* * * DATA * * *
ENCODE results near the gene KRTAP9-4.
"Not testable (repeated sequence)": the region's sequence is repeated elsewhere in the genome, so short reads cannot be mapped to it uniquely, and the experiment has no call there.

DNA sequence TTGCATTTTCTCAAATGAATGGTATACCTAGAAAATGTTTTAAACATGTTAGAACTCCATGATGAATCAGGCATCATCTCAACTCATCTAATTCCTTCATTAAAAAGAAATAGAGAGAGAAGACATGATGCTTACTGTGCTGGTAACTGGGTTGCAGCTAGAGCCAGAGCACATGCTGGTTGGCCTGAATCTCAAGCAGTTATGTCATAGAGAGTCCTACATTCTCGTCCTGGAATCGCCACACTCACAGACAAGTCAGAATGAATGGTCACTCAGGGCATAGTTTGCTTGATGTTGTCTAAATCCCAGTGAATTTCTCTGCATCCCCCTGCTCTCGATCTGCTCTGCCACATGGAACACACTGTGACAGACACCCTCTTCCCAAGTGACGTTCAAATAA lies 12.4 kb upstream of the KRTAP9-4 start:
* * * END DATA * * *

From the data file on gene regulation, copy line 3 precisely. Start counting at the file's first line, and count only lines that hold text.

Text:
DNA sequence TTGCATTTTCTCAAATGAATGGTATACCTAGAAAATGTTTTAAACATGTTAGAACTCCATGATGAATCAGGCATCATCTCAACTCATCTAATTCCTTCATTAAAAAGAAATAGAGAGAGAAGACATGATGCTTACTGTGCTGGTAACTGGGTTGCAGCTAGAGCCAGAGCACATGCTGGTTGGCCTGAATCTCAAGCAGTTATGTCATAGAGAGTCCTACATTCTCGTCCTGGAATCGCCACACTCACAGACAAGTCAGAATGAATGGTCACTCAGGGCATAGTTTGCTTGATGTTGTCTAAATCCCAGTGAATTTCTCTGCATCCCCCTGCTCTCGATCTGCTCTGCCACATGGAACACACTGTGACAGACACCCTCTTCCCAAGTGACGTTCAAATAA lies 12.4 kb upstream of the KRTAP9-4 start: